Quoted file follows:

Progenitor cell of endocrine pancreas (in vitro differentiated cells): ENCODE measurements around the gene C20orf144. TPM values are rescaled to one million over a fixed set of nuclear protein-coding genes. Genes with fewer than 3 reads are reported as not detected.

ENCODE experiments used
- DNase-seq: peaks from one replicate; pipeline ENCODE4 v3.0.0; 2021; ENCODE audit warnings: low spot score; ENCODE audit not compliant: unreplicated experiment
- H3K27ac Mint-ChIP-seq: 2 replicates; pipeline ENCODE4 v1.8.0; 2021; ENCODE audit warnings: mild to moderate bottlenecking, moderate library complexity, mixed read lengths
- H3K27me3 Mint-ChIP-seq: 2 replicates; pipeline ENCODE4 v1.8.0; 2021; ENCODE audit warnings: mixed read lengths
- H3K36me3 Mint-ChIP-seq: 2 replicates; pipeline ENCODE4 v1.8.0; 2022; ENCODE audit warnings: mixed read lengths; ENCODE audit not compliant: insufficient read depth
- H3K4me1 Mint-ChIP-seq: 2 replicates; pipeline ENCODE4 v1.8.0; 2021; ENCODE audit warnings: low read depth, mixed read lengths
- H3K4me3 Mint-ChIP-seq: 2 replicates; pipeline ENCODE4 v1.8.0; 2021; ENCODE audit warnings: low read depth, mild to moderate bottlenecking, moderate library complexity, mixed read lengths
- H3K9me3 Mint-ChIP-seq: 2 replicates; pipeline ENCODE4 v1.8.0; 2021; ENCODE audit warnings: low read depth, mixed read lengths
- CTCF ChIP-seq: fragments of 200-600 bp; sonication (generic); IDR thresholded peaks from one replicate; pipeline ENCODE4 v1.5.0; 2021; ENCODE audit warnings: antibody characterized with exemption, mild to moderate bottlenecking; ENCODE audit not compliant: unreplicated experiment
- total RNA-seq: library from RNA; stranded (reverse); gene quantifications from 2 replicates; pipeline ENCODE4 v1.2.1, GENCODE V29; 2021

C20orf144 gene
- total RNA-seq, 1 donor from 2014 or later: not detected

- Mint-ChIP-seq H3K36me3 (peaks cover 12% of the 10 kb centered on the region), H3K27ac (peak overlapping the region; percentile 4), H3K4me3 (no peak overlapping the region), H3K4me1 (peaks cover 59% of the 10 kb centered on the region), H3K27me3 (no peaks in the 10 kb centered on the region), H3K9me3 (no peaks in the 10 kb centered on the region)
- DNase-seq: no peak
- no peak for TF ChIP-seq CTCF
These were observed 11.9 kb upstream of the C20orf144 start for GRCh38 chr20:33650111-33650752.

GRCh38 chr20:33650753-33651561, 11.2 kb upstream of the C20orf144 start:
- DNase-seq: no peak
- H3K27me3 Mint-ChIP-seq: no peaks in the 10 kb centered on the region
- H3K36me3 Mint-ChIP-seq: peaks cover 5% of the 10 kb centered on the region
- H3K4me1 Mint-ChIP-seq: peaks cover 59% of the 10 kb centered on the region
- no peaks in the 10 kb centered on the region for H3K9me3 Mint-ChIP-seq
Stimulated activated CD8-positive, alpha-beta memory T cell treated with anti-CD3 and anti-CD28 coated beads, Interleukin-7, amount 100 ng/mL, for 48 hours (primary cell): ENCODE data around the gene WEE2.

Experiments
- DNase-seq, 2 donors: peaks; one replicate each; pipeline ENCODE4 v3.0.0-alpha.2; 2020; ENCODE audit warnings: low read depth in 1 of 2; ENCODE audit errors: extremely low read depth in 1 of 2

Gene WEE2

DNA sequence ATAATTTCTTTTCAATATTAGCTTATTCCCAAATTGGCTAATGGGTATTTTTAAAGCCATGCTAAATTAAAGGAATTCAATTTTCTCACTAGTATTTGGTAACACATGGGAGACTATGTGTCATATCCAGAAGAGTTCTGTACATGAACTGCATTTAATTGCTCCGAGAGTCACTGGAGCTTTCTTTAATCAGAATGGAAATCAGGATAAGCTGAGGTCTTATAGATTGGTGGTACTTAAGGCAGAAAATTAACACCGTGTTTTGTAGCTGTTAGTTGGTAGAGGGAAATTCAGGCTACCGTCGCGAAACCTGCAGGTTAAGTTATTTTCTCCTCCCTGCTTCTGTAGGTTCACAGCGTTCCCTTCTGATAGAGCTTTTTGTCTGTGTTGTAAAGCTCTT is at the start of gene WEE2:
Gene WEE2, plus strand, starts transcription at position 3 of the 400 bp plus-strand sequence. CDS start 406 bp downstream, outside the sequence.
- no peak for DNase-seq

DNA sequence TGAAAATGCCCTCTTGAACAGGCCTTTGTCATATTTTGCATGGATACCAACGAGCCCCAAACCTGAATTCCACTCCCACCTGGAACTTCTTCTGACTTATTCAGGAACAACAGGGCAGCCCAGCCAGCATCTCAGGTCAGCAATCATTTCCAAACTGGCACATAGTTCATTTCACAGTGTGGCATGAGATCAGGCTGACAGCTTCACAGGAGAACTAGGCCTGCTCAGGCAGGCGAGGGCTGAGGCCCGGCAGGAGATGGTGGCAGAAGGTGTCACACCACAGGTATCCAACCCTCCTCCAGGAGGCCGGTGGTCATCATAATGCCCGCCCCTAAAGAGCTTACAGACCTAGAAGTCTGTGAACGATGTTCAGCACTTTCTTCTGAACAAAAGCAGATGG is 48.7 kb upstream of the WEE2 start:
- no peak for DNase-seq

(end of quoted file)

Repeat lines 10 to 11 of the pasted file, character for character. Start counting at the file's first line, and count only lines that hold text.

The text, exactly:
- CTCF ChIP-seq: fragments of 200-600 bp; sonication (generic); IDR thresholded peaks from one replicate; pipeline ENCODE4 v1.5.0; 2021; ENCODE audit warnings: antibody characterized with exemption, mild to moderate bottlenecking; ENCODE audit not compliant: unreplicated experiment
- total RNA-seq: library from RNA; stranded (reverse); gene quantifications from 2 replicates; pipeline ENCODE4 v1.2.1, GENCODE V29; 2021